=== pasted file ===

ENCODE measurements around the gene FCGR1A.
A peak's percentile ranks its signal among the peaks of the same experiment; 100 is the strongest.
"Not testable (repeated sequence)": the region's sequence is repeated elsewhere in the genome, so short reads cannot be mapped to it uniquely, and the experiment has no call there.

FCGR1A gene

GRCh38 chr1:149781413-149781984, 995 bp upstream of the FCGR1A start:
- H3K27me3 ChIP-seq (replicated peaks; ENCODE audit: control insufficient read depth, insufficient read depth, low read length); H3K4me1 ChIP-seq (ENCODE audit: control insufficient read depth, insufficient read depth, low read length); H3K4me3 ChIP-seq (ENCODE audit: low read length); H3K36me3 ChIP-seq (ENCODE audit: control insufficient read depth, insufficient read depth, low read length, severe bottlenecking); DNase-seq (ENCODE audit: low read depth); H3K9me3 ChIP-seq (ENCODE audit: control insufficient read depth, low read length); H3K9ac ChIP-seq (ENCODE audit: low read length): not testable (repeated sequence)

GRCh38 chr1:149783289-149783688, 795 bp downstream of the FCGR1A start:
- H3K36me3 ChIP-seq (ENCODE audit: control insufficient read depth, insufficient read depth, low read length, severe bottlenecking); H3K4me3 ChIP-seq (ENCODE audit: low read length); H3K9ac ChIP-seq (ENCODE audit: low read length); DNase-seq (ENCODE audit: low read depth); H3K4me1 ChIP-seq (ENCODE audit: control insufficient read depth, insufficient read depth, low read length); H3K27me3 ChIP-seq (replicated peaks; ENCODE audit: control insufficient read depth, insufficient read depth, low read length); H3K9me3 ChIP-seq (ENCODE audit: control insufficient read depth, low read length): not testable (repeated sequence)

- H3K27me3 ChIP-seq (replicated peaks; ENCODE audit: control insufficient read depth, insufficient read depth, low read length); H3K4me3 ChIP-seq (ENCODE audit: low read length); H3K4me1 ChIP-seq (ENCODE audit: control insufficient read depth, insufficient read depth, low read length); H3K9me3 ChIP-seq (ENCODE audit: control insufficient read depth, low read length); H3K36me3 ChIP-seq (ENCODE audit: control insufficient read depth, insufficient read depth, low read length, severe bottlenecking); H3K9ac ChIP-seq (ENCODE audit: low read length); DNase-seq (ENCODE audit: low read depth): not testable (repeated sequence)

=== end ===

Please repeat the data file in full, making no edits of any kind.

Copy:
ENCODE measurements around the gene FCGR1A.
A peak's percentile ranks its signal among the peaks of the same experiment; 100 is the strongest.
"Not testable (repeated sequence)": the region's sequence is repeated elsewhere in the genome, so short reads cannot be mapped to it uniquely, and the experiment has no call there.

FCGR1A gene

GRCh38 chr1:149781413-149781984, 995 bp upstream of the FCGR1A start:
- H3K27me3 ChIP-seq (replicated peaks; ENCODE audit: control insufficient read depth, insufficient read depth, low read length); H3K4me1 ChIP-seq (ENCODE audit: control insufficient read depth, insufficient read depth, low read length); H3K4me3 ChIP-seq (ENCODE audit: low read length); H3K36me3 ChIP-seq (ENCODE audit: control insufficient read depth, insufficient read depth, low read length, severe bottlenecking); DNase-seq (ENCODE audit: low read depth); H3K9me3 ChIP-seq (ENCODE audit: control insufficient read depth, low read length); H3K9ac ChIP-seq (ENCODE audit: low read length): not testable (repeated sequence)

GRCh38 chr1:149783289-149783688, 795 bp downstream of the FCGR1A start:
- H3K36me3 ChIP-seq (ENCODE audit: control insufficient read depth, insufficient read depth, low read length, severe bottlenecking); H3K4me3 ChIP-seq (ENCODE audit: low read length); H3K9ac ChIP-seq (ENCODE audit: low read length); DNase-seq (ENCODE audit: low read depth); H3K4me1 ChIP-seq (ENCODE audit: control insufficient read depth, insufficient read depth, low read length); H3K27me3 ChIP-seq (replicated peaks; ENCODE audit: control insufficient read depth, insufficient read depth, low read length); H3K9me3 ChIP-seq (ENCODE audit: control insufficient read depth, low read length): not testable (repeated sequence)

- H3K27me3 ChIP-seq (replicated peaks; ENCODE audit: control insufficient read depth, insufficient read depth, low read length); H3K4me3 ChIP-seq (ENCODE audit: low read length); H3K4me1 ChIP-seq (ENCODE audit: control insufficient read depth, insufficient read depth, low read length); H3K9me3 ChIP-seq (ENCODE audit: control insufficient read depth, low read length); H3K36me3 ChIP-seq (ENCODE audit: control insufficient read depth, insufficient read depth, low read length, severe bottlenecking); H3K9ac ChIP-seq (ENCODE audit: low read length); DNase-seq (ENCODE audit: low read depth): not testable (repeated sequence)